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          Jan 13, 1944, letter to family, at Fort Benning, Ga for paratrooper training
"...the best thing I had since I was in the Army was that furlough . . . those days at home with you were wonderful and I have some grand memories to carry with me wherever I go."

"Don't worry dad, those rats in Germany will pay..."

[01]  Pvt Walden Campbell on furlough
[02]  Cpl Walden Campbell and Unknown
[03]  Unknown and SSgt Walden Campbell, winter in post-war Germany
[04]  Combat Infantryman Badge orders
[05]  Infantry Drill Regulations - from Walden Campbell Basic Training
[06]  In France, preparing to ship back to the states - Walden Campbell in middle

[07]  In Training at Camp Carson, Colorado
        Row 1:  Mulhearn, Maestas, Dodson, Baley, Torez, Almado, Summers, Dione
        Row 2:  Serna, J. W. Curlis, Carrol, Anden, Mesceli, Linder, Kestev, Polland, Price
        Row 3:  Larson, Walden Campbell, Hill, Steveson, Kinner, MacDonald, Yazzie, Fuscilo, Wilkson, Lt. Bryan
        Row 4:  Kittleson, Winkleback, Havand, S. M. Jones, Perkins, E. J. Curtis, Berg, Shelov, Bitseedy
        Row 5:  Armstrong, Gregory, Skomp, Manlea, Toledo, Betts
        These names are the "best guess" I can make based on the handwriting - some, like "Toledo", may be a home town instead of the person's name

[08]  "Jughead" in training exercises
[09]  "L" Company, 14th Infantry Regiment, in training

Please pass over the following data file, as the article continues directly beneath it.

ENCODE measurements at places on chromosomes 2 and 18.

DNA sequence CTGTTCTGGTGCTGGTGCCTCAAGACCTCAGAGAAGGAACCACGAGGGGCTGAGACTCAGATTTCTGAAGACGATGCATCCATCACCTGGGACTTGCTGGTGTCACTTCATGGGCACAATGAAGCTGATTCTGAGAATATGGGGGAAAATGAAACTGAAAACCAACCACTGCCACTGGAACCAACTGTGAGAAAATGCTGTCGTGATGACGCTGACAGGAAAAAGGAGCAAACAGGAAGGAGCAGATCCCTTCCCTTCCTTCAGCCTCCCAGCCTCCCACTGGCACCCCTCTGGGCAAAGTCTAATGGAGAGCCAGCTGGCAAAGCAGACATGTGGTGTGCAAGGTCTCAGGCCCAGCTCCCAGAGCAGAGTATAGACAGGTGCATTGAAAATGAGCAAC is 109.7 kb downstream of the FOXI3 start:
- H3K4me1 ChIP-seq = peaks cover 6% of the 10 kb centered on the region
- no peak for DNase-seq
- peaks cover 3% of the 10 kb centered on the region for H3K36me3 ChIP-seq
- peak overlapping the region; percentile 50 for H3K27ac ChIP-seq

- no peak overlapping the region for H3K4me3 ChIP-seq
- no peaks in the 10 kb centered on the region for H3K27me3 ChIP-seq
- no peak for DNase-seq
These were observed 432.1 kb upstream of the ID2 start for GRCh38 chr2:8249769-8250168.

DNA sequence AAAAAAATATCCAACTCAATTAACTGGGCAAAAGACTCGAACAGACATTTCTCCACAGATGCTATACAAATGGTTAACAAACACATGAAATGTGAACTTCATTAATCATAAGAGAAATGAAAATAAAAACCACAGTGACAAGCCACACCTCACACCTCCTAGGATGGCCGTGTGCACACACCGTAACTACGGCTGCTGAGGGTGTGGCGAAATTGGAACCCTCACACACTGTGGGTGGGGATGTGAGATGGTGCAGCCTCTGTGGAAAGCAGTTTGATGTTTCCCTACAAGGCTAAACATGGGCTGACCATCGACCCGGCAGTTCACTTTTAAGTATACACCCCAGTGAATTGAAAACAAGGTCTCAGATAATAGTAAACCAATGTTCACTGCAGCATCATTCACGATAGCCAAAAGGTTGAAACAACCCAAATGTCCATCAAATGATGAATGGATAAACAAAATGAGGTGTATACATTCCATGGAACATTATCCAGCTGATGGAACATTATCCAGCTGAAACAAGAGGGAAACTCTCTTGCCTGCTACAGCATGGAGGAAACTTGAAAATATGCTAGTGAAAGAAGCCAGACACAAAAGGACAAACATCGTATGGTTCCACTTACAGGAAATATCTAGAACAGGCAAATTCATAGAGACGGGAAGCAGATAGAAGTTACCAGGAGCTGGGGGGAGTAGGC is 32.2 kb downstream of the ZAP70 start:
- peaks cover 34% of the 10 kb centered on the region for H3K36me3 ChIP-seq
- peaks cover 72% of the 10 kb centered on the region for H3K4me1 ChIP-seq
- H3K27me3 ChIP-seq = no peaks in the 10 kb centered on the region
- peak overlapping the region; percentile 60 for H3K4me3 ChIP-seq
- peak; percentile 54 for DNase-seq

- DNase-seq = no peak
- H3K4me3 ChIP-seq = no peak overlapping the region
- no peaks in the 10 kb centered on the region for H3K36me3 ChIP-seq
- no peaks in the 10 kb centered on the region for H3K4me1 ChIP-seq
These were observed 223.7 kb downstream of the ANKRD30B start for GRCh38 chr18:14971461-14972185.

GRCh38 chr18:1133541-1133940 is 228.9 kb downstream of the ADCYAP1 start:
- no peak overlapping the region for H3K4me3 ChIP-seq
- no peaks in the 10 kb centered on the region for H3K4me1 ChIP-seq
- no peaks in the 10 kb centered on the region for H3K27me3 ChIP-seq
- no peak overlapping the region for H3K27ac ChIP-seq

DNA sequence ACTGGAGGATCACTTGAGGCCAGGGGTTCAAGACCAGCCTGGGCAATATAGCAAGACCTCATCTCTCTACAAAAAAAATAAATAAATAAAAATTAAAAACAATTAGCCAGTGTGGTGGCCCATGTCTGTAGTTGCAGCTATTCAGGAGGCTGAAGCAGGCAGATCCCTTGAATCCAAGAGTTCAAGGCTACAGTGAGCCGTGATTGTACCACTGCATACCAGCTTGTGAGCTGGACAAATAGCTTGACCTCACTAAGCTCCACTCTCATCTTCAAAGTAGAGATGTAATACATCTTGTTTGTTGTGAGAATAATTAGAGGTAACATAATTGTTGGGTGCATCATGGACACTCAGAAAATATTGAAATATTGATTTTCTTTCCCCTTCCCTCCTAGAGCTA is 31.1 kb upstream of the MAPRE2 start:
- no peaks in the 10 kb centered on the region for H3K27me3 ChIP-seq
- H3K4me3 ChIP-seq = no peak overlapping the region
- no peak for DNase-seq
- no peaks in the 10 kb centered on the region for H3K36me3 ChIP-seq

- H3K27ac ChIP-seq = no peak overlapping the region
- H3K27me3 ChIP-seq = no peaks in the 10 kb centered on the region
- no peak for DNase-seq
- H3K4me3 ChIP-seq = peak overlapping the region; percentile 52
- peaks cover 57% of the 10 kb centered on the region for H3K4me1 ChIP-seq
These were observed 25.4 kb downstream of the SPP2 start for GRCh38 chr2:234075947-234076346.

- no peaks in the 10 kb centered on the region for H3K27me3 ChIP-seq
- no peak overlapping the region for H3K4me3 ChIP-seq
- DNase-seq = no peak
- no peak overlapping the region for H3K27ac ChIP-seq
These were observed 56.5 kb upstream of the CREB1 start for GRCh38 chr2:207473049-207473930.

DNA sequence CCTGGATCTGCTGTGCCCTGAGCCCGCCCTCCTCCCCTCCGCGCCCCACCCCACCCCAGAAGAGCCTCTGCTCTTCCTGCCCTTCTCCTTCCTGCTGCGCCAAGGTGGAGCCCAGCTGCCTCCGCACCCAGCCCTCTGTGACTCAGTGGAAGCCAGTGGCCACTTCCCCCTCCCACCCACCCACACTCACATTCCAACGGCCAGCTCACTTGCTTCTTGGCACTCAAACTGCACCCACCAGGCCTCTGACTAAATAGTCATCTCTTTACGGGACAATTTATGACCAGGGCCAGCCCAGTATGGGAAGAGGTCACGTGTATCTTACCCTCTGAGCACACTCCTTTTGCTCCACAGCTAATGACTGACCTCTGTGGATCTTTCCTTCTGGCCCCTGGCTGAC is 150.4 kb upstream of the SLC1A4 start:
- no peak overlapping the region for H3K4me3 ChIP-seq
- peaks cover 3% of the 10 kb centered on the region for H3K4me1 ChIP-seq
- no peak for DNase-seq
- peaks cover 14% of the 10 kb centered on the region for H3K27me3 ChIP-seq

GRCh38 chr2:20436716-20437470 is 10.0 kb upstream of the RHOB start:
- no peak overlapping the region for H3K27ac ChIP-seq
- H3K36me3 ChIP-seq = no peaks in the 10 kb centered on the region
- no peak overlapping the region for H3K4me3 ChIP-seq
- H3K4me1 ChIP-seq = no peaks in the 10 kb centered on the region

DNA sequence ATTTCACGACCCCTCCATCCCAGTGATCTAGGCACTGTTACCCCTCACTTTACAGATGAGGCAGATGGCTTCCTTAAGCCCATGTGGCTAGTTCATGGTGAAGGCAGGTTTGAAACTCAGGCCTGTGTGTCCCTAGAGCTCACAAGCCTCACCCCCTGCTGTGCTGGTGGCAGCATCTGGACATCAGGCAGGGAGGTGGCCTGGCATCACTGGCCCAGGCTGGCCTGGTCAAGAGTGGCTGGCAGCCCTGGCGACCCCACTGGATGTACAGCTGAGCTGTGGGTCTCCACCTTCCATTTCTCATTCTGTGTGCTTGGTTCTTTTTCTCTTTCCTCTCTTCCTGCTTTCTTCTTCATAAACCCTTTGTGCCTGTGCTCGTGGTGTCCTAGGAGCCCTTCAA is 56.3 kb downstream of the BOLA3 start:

[10]  Signpost somewhere in France, 1945
[11]  On board ship to America, Walden Campbell stands at rail, cigarette in mouth
[12]  Ration book used by Walden Campbell

The assault on hill 267 by K and L companies, the first major assault against the 6th SS Mountain Division "Nord" by men of the 14th Infantry, which destroyed the 6th's remaining artillery pieces :  "...men began searching the German debris for anything useful and discovered in one of the German wagons a cartload of neatly packaged and crated German Reichmarks.  Sims told his men the money was no longer any good, but many GIs stopped by the wagon and took several bills as souvenirs."  In Final Defense of the Reich: The Destruction of the 6th SS Mountain Division "Nord", Stephen M. Rusiecki, p.214

[13]  Furlough orders for visit to post-war Switzerland dated 12-Sep-1945
[14]  Switzerland Leave Center information and map, dated 15-Sep-1945
[15]  Receipt for two M-1 carbines dated 7-Nov-1945
[16]  German half-mark, or 50 pfennig

 

"Dearest Dad and Mom"

April 26, 1944 letter to family from Sergeant Campbell at Camp Roberts, Ca.